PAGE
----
Update on situation of IDPs from Nduga and Intan Jaya – Activists confirm further fatalities

Human rights defenders have exposed updated information on the situation of internally displaced persons (IDPs) from the regencies Nduga and Intan Jaya. Humanitarian helpers working with IDPs from Intan Jaya confirmed the deaths of at least nine IDPs. The majority of fatalities were reported from the town of Nabire, where about 3,000 IDPs from Intan Jaya have sought temporary shelter. Children are particularly affected by the displacement situation. Many internally displaced children (IDCs) do not go to school since they fled their homes. Besides, they are highly vulnerable to health issues, a common problem among many IDPs due to malnutrition and bad hygienic conditions in refugee shelters.

Situation of IDPs from Intan Jaya
Human rights activists, solidarity movements, and churches have launched initiatives to collect donations and humanitarian supplies for Intan Jaya IDPs in Nabire. According to the Papuan news outlet Suara Papua, at least eight IDPs from Ndugusiga Village in the Sugapa District of Intan Jaya Regency have died since being displaced, among them five minors. Their names are Paulina Lawiya, Julita Weya, Sabisa Weya, Monce Mirip (minor), Jariana Mirip (minor), Lea Mirip (minor), Alberto Weya (minor) and Jupinia Weya (minor). Local groups have not yet compiled data of other diseased IDPs from other districts.

Solidarity group members in Nabire declared that most IDCs in Nabire do not go to school since they left their villages. The majority of them are primary and junior high school students. They will not be able to complete their exams and pass on to higher education levels without certificates. The majority of them originate from the districts Sugapa, Hitadipa, and Agisiga.

A one-year-old baby named Zakeus Selegani reportedly passed away on 10 March 2021, after his family had been displaced. According to local informants, the baby became sick as the family lived with other IDPs in a tent at the catholic Santo Paulus Congregation in Puyagiya Village, Sugapa District (see photo). Although their home village situation is not safe yet, the family decided to walk home because the way to the clinic in Bilogai town was too far from the temporary shelter. The baby finally died shortly after in the village.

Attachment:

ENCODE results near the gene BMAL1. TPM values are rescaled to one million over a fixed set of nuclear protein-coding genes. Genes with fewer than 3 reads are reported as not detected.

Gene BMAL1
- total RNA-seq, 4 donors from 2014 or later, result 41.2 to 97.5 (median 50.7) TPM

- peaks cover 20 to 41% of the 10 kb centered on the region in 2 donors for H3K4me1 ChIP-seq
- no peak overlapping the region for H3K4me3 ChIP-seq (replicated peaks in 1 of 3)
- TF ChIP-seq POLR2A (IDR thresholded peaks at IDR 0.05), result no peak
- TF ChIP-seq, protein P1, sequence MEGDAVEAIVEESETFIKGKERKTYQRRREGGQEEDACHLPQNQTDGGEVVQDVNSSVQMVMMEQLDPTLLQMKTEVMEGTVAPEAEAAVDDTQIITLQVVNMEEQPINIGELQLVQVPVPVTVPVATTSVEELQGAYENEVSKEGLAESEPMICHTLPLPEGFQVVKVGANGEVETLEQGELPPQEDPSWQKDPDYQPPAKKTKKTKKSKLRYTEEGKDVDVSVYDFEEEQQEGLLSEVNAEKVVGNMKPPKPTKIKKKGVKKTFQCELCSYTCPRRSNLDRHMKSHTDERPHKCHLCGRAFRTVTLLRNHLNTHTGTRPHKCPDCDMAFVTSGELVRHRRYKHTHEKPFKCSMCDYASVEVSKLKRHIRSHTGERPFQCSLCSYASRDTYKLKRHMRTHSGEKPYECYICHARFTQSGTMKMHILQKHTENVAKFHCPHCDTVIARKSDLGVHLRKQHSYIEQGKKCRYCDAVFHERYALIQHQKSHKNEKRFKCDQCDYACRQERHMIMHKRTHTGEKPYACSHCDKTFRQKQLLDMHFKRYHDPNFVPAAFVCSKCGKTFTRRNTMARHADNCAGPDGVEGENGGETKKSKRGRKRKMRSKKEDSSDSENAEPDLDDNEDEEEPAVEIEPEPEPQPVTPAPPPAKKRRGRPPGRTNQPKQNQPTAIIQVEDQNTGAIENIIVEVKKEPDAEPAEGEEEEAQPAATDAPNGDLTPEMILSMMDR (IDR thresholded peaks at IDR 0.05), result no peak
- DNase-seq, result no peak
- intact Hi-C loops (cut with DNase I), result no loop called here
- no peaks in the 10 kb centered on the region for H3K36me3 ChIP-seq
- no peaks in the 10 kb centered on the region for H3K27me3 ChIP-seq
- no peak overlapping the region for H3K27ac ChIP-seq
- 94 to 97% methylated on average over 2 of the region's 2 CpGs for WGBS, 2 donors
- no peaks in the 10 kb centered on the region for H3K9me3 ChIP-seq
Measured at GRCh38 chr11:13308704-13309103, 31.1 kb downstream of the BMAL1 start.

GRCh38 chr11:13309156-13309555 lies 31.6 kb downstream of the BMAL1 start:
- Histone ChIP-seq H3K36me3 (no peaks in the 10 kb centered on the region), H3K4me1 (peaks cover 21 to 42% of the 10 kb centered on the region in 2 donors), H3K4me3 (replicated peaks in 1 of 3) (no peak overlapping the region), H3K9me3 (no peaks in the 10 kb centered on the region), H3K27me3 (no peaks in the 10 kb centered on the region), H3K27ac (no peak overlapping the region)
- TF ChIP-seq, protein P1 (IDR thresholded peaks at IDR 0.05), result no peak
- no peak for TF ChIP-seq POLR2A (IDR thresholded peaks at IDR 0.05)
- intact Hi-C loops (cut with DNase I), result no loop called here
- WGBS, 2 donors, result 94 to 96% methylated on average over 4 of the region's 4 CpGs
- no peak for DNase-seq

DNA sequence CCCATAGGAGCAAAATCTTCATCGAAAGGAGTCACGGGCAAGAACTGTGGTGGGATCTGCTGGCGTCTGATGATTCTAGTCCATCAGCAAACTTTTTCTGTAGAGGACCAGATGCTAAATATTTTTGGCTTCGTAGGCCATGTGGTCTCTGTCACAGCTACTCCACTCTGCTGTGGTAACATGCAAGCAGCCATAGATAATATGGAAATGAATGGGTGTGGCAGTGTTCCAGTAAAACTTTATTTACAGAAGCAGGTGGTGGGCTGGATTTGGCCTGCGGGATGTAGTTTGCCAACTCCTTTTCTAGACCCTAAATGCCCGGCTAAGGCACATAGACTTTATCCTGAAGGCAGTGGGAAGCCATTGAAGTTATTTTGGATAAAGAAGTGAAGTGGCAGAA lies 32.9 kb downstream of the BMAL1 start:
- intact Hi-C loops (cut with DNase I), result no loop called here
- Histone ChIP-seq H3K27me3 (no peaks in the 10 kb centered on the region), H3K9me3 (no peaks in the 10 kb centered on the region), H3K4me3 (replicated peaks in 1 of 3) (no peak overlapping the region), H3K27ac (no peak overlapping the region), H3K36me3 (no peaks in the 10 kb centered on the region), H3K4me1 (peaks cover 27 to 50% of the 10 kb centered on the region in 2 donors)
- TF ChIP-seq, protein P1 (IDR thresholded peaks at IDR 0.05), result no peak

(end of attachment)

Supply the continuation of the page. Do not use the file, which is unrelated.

According to media sources, the Indonesian Social Affirs Ministry delivered humanitarian aid packages worth Rp. 172.3 million (about € 10.000) to Intan Jaya on 6 March 2021. Earlier, the Papua Social Affairs Office reportedly provided 120 tonnes of rice, 13 thousand instant noodle packs, one ton of sugar, 1000 cans of sardines, 30 velbeds, 50 family kits, 50 foodware packages, 80 wool blankets, 100 mattresses, and 126 kitchen sets to the IDPs in the Kenyam district. Further humanitarian aid supplies were delivered by the Indonesian Red Cross (PMI) in cooperation with the ICRC (the International Committee of the Red Cross) to Kenyam on  17 March 2021. However, the Government support has only reached IDPs who have fled to the Kenyam districts, while those residing in other regencies continue to rely on solidarity initiatives by civil society actors.

Situation of IDPs from Nduga
Raga Kogeya, a human rights activist originating from the Nduga Regency, provided updated information on Nduga IDPs' situation during a public panel discussion in Jayapura on 18 and 19 March 2021. According to Kogeya, all districts in Nduga have been abandoned and are controlled by military forces. The Government offices in Nduga are not functioning correctly because many civil servants have left. A “normal” life is only taking place in Nduga’s largest town Kenyam. However, IDPs and residents in Kenyam are closely monitored by security force members.

The majority of IDPs from Nduga have sought shelter in Timika, Jayapura, Wamena, and Agats. Those IDPs who stayed in the Puncak Regency left to other regencies after members of the military reportedly killed four indigenous Papuans in late 2020.

She expressed particular concerns over the situation of IDCs. Many children do not go to school. A temporary school in Wamena which was established for IDCs from Nduga, is not operating anymore. The education department in Intan Jaya registered the displaced children but has not taken any measures to ensure that the IDCs have access to education. Many IDCs remain excluded from the education system in other regencies.

Raga Kogeya underlined the urgent need to set up a memorandum of understanding between the health departments in the regencies Jayawijaya and Nduga. The lack of cooperation between both health departments prevents Nduga IDPs in the Jayawijaya regency from accessing free health care services.

The panelists also talked about Raga Kogeaya and other activists' intimidation after compiling data and humanitarian aid to the IDPs. Human rights activists documented most victims during the first months of the conflict. After that, security force activists faced more intimidation acts by security force members, and case documentation became more difficult.